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Poisonous Plants in Arizona and the Southwest

The Southwest’s diverse landscape boasts many beautiful plants. However, not all are safe to touch or ingest (eat). This guide highlights some common plants found throughout Arizona and the Southwest with varying levels of toxicity (or harmfulness).

Know the degrees of toxicity

"Poisonous" plants can have different toxicity levels. Some parts, like seeds in castor beans, are the most dangerous. Others, like oleander leaves, are toxic throughout the plant.

Here are some potential complications or side effects of touching or ingesting the local plant life.

Cardiac complications: Eating of any part of the Arizona desert foxglove, yellow and white oleander and Arizona milkweed can disrupt your heart rhythm and cause nausea, vomiting, vision problems and even death. Interestingly, the potentially harmful compounds found in these species are also used in the medication digoxin to help treat irregular heart rhythms and congestive heart failure, but only in precise, controlled doses.

Local irritants: Ingestion of dumbcane, philodendron, elephant’s ear, peace lily, and pothos leaves can cause a burning sensation and swelling in the mouth but typically have no systemic effects.

Dangerous hallucinations: Eating the seeds from the Jimsonweed plant or any portion of Angel’s trumpet are hallucinogenic and abused by some, but the hallucinations are unpredictable and dangerous. Ingestion can also lead to rapid heart rate, fever, confusion and urinary problems.

Unpredictable toxins: Eating the seeds from the Texas mountain laurel tree usually causes salivation, nausea and vomiting. The harmful compound from the seeds is similar to nicotine and can also produce severe side effects resulting in elevated heart rate, depressed blood pressure, seizures and in rare cases, even death if ingested in large amounts.

Another native Arizona plant with a poison similar to nicotine is poison hemlock which can be mistaken for wild carrot, parsley or fennel. It can cause serious toxicity if even a very small part (any part) of the plant is ingested. Symptoms begin with a stimulant effect, nausea, vomiting and confusion followed quickly by coma and muscle paralysis.

Ingestion of the seeds from the castor bean plant can also be very harmful, even in small quantities. Ricin, which is found in the castor bean stops your body from producing essential proteins your individual cells and body need (protein synthesis) causing severe nausea, vomiting and fever. It can even lead to a coma and potentially death from liver and kidney failure.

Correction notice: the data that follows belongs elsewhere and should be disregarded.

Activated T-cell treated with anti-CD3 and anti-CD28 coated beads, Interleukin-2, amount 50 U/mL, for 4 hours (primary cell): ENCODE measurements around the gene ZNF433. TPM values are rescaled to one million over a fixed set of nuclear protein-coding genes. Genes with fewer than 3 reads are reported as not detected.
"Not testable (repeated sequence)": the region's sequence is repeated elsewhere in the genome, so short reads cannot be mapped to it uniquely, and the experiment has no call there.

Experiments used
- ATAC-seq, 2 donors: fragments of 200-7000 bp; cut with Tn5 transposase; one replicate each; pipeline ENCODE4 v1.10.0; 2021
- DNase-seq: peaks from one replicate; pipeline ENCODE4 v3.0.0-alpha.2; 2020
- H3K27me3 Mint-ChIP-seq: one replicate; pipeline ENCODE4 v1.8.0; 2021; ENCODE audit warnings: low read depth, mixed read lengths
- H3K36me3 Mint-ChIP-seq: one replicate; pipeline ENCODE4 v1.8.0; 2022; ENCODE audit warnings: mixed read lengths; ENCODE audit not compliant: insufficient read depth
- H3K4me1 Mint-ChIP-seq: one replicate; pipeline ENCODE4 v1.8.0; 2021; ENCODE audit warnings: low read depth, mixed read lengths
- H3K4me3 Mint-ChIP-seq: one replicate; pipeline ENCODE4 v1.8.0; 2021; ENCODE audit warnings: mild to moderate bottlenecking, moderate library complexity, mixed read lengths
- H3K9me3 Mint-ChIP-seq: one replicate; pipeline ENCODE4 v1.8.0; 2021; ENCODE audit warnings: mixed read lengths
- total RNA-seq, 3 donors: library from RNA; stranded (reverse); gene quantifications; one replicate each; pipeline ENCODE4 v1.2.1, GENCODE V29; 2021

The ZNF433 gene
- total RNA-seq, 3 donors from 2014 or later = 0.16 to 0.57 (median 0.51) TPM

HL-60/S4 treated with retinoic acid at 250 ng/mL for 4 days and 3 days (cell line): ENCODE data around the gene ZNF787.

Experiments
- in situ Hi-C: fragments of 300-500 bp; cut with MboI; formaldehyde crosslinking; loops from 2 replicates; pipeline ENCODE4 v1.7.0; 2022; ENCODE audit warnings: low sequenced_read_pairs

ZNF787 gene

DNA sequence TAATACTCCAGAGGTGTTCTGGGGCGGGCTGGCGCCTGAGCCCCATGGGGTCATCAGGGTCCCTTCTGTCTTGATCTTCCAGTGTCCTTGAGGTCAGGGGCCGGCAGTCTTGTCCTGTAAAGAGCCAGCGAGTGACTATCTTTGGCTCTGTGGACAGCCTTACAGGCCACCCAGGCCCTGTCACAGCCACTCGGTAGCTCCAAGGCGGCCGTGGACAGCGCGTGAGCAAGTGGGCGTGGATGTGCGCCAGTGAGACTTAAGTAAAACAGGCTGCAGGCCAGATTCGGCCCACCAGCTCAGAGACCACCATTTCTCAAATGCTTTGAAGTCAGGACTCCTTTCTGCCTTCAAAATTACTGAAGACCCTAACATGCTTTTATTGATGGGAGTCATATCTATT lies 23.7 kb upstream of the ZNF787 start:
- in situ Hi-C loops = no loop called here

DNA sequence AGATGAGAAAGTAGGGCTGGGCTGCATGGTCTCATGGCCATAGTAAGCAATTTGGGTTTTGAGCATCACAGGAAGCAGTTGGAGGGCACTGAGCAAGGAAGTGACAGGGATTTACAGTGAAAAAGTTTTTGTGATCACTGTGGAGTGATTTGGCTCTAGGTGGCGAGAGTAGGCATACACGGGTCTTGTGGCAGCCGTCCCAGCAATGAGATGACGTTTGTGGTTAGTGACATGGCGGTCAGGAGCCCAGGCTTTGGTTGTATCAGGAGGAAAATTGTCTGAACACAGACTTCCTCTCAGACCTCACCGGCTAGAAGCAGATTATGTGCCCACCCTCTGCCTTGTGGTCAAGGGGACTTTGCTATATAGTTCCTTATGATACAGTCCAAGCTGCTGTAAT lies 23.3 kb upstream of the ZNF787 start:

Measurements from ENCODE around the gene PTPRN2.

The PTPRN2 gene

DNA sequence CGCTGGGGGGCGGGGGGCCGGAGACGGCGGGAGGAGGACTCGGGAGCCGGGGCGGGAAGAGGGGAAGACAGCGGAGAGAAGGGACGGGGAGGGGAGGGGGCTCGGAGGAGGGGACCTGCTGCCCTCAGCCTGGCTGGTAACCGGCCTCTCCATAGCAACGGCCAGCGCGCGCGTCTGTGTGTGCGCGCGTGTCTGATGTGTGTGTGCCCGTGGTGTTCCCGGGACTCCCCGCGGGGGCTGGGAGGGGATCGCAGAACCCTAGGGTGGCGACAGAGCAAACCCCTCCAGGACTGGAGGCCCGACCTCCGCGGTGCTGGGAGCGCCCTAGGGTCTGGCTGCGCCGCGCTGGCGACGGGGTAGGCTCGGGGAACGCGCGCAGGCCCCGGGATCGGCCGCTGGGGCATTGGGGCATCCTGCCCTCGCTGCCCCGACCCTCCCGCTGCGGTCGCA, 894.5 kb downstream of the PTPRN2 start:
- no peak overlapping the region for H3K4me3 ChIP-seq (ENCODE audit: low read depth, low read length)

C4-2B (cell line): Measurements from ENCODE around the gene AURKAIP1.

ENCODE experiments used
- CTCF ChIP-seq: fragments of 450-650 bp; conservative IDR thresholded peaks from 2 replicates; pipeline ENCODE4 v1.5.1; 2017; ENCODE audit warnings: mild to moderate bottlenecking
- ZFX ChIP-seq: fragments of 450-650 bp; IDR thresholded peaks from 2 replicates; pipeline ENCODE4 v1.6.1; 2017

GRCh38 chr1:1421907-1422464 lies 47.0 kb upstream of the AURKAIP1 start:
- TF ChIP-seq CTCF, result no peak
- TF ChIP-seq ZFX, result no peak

Common culprits: In small quantities, ingestion of any part of the candelabra cactus, aloe vera, lantana and mistletoe plants typically cause nausea and diarrhea. Lantana can also cause skin blisters after a skin exposure to the sap.

Eye irritant: The most common plant involved in poison center-related calls involves pencil cactus (or firestick plants). Not a true cactus, and in the succulent family, exposure to the sap from this plant can cause significant irritation to both your skin and eyes. It can cause a strong painful burning sensation in your eyes, most often from rubbing your eyes with sap residue left on your hands while working with the plant.

Neurologic toxins: Even relatively small ingestion of the yellow jasmine can produce symptoms like nausea, vomiting, dizziness, weakness and blurred vision. Although rare, eating larger amounts of this plant can also result in seizures.

The itch factor: You may have heard "leaves of three, let it be!" Poison oak and poison ivy cause a distinctive blistering, itchy rash, irritation and pain wherever skin contacts the plant's oil.

Safety first

While Arizona has many non-toxic plants, you should never eat wild plants unless you can positively identify them as safe. Remember, most accidental poisonings cause minimal harm.

Identify before you hike

For photos and information on common Arizona plants, visit the Arizona Native Plant Society website. 

For more information or if you think you’ve touched or ingested a potentially poisonous plant, call your local poison control center available 24/7 at (800) 222-1222.  

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